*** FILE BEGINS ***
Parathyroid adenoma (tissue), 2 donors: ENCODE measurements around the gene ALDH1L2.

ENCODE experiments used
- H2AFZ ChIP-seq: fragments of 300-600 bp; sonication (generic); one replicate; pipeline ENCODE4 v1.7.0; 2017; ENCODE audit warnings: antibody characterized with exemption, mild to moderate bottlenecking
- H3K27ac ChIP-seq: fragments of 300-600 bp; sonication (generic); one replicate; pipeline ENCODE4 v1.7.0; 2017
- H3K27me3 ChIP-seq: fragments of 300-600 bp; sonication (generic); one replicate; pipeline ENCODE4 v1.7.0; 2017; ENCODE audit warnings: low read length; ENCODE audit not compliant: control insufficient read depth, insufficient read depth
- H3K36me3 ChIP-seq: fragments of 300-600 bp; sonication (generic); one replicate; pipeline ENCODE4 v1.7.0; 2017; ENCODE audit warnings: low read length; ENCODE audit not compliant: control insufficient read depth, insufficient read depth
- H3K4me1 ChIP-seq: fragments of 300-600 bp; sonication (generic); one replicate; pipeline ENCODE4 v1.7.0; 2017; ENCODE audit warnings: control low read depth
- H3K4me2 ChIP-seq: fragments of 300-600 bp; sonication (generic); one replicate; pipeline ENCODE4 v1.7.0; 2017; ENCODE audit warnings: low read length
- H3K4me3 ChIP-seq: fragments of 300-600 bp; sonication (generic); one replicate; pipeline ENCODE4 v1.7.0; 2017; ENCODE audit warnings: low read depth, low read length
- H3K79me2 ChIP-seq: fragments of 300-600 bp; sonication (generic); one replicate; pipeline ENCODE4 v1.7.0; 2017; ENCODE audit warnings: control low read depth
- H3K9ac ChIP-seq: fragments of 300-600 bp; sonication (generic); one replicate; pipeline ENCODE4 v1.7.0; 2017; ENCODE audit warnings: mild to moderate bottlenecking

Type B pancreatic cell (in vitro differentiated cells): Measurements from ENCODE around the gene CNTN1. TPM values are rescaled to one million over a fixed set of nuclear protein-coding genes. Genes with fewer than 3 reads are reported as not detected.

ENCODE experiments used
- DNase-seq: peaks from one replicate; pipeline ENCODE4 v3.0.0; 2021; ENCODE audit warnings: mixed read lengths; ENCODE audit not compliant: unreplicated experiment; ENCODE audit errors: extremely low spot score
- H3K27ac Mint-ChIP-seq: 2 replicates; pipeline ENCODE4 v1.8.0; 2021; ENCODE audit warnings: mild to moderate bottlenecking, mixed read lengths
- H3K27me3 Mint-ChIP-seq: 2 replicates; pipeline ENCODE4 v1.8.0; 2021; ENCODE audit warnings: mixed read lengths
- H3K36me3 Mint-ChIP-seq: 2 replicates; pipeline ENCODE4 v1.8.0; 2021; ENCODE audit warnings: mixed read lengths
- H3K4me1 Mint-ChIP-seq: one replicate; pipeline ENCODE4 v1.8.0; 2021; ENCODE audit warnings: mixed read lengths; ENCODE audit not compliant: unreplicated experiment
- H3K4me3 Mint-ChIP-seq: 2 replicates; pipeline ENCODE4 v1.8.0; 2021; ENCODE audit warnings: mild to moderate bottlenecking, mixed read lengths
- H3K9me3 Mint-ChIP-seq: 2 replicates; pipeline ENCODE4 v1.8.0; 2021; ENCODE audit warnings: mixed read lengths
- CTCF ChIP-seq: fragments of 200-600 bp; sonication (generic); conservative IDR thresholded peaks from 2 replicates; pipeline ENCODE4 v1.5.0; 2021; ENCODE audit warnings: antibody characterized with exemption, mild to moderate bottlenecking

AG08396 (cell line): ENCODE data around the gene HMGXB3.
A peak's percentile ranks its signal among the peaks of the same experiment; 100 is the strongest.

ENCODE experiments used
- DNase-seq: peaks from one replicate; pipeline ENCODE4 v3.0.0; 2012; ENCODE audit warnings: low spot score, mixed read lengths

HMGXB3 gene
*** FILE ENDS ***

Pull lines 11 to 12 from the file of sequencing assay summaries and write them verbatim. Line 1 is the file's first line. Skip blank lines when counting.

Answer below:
- H3K9ac ChIP-seq: fragments of 300-600 bp; sonication (generic); one replicate; pipeline ENCODE4 v1.7.0; 2017; ENCODE audit warnings: mild to moderate bottlenecking

Type B pancreatic cell (in vitro differentiated cells): Measurements from ENCODE around the gene CNTN1. TPM values are rescaled to one million over a fixed set of nuclear protein-coding genes. Genes with fewer than 3 reads are reported as not detected.